Can Landscaping be Considered a Business Expense?

Learn how landscaping expenses can be deducted from taxes when running a small business or working from home.

Can Landscaping be Considered a Business Expense?
The reason why landscaping is considered a business expense is simple: it is part of keeping the house, which functions as the office, looking its best. Self-employed individuals have to pay taxes on self-employment (Social Security and Medicare) and potentially other necessary taxes. It is recommended to consult a trusted accountant to file estimated taxes quarterly. Self-Employment Tax can be a frustrating expense for small business owners.

If you are considered a sole proprietor or independent contractor, you will have to pay this tax. This cost amounts to 15.3% of their revenues, but the good news is that part of the self-employment tax is deductible, about half of it. This is because the IRS considers the employer's portion of the tax to be a business expense. If you have an accountant, they can explain exactly how much and they will adjust the amount accordingly on your tax return.

If you work from home as a sole proprietor and meet with customers at home, a portion of the cost of gardening is deductible as a business expense. The amount is limited to the proportion of your home that is used for commercial purposes. Landscaping rental properties you own is not tax-deductible, because the IRS counts it as part of your capital investment. However, landscaping is depreciable as long as the land is closely associated with the rental property and has a useful life of at least one year. You can also cancel landscaping from your taxes if medically necessary, such as if a medical professional determines that they need to qualify the land to be accessible because they use a wheelchair.

Before considering tax deductions and cancellations, you should understand the structure of your business, since the type of structure affects how company expenses are deducted on a tax return. You can use the report to prepare your own tax return or to send the report to your tax preparer. By automating the tax preparation and accounting process, you can ensure that you maximize your allowable tax deductions. Advertising expenses such as online advertisements, advertising brochures that are mailed to potential customers, and ads published in several community newspapers are all deductible.

The IRS defines hired labor as workers who are not treated as employees, including independent contractors. Most of these workers are contract workers, and the cost of labor is reported in Schedule C. Sunshine Lawn Care owns trucks, cutters, blowers, trimmers, and several other expensive machinery parts. Depreciation expenses are recorded as each asset is used to generate income, and your tax accountant calculates the annual depreciation expense for your tax return.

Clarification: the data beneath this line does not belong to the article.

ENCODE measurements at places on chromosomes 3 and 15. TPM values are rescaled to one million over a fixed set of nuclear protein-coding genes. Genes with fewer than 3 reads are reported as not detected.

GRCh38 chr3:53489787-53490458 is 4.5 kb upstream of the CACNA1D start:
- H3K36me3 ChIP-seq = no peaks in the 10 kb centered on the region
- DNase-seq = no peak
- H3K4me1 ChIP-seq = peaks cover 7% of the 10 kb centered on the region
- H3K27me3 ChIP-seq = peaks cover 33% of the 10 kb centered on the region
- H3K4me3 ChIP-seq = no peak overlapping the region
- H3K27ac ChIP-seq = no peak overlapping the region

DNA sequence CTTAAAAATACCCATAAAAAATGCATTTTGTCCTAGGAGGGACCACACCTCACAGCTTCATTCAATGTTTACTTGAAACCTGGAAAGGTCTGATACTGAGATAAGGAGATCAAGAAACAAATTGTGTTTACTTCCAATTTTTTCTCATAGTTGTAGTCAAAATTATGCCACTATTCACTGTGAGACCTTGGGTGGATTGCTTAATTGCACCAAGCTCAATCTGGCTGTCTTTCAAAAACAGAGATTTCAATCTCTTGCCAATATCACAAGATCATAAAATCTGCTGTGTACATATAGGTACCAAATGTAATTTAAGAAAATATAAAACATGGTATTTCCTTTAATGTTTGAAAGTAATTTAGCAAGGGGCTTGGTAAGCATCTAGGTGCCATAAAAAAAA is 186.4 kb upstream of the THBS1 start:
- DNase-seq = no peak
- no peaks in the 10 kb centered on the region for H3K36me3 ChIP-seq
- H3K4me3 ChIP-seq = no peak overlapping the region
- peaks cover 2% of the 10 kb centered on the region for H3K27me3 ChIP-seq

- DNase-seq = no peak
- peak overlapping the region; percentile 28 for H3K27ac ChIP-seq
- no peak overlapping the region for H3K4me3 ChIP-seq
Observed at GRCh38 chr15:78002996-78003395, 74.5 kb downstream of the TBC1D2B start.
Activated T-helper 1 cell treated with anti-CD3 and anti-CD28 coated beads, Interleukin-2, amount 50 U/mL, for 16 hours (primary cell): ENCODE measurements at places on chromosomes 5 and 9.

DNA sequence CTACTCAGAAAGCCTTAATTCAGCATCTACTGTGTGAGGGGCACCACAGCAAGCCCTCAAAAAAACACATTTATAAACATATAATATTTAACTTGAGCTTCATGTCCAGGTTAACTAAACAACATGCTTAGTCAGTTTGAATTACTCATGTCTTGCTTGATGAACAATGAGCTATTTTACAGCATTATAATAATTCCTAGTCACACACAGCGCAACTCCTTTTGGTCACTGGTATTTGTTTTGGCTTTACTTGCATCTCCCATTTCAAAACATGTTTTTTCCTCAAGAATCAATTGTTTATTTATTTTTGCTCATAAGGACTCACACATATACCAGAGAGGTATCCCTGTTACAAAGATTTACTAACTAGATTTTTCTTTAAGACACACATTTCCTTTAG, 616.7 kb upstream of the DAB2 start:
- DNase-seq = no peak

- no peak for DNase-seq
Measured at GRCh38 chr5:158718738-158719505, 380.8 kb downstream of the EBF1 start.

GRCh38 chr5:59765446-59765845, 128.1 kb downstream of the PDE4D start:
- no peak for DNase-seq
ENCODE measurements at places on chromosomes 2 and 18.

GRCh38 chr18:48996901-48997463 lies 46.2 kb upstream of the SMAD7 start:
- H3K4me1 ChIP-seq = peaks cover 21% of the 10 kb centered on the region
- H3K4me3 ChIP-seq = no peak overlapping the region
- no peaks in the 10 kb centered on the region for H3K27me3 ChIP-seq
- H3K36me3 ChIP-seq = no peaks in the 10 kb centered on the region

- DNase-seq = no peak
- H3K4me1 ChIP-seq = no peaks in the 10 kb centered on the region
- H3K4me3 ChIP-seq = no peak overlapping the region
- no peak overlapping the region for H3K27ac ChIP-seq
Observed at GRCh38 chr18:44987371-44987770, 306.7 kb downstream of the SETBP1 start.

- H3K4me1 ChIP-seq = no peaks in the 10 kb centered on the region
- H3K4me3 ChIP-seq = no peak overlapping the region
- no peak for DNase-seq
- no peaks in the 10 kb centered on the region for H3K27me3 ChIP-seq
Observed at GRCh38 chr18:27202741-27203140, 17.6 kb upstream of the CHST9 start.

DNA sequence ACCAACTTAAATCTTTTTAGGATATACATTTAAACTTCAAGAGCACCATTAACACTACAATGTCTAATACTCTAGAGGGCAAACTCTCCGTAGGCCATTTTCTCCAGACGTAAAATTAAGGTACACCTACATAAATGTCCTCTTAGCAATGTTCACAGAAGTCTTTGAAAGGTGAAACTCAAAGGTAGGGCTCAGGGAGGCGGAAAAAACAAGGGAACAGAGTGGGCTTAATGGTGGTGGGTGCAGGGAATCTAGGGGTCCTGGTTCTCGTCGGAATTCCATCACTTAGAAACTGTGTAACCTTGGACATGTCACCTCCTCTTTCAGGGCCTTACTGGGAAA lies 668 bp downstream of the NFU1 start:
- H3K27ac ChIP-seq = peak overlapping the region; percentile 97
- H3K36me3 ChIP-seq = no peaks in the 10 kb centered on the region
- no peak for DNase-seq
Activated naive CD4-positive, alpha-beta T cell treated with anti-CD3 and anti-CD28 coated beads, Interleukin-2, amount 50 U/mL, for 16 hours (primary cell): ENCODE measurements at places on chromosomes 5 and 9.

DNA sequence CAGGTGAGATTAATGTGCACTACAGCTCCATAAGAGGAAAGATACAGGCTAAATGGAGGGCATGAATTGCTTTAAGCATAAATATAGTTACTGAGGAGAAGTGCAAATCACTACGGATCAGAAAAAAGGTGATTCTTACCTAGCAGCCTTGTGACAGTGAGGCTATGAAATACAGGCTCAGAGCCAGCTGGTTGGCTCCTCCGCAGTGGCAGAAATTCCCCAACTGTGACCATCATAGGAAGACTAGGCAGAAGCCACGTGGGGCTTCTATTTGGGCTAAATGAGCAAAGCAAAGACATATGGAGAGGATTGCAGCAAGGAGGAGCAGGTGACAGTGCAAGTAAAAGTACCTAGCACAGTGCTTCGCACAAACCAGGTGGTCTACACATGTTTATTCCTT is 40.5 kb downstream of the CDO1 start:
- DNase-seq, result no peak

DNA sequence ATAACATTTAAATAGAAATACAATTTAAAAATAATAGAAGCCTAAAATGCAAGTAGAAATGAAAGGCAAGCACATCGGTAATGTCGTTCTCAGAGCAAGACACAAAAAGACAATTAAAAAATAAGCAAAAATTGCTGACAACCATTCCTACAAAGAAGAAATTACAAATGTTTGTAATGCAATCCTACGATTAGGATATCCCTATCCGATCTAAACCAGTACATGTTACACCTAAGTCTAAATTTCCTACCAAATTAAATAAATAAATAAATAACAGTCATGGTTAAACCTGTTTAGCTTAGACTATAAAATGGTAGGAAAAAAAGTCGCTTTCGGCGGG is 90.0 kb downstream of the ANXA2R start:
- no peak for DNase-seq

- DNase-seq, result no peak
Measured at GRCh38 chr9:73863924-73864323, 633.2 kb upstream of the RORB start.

You pay insurance premiums for several types of coverage, including vehicle insurance and liability insurance. However, check with your tax accountant or tax attorney if you deducted vehicle-related repair and maintenance expenses such as car and truck expenses. Tax law can be complicated, and a tax expert can help you avoid recording the same expenses twice. Running your gardening business is time-consuming, but you need to invest the time needed to file an accurate tax return. Automate your accounting and tax processes and get help from a tax accountant. Use these tools to grow your business and report all your available tax deductions.

Think about how much you spend on advertising each year: post ads online, place ads in newspapers in your local community, and print flyers to mail to potential customers. At the end of the year, you can deduct on your tax return all the money you spend on advertising for your business. Depending on how much you post, it could be a decent amount; they may deduct a portion of the total costs depending on how much of your property is used as a business.

These landscaping business amounts are included in the Internal Revenue Service and therefore all of these gardening services are tax-deductible. If you have a gardening business, your past business expenses will be counted when you file a tax return; you just need to prove that you are using the lawn mower for your gardening business and you should be able to pay taxes on the purchase price.

In addition, rent is not limited to property; you can deduct rents for equipment needed for commercial use. In other words, even if you have a lawn care business that takes you to other people's gardens, you should have at least one room in your house that you can call your home office.

If you have a home business, you have the right to pay off a portion of the housing expenses - surprisingly this can include landscaping! While most likely on-the-go as a gardening business owner, there certainly must be an office space - even if it's part of your home - which can be deducted from rental property expenses if they are expressly used for business purposes and not owned in any way.

The landscape tax affects everyone differently so it's best to work closely with both the IRS and your tax advisor when filing taxes. Automating accounting and tax processes helps maximize allowable deductions while billing takes too long when running any type of business - from construction or landscaping to consulting or photography.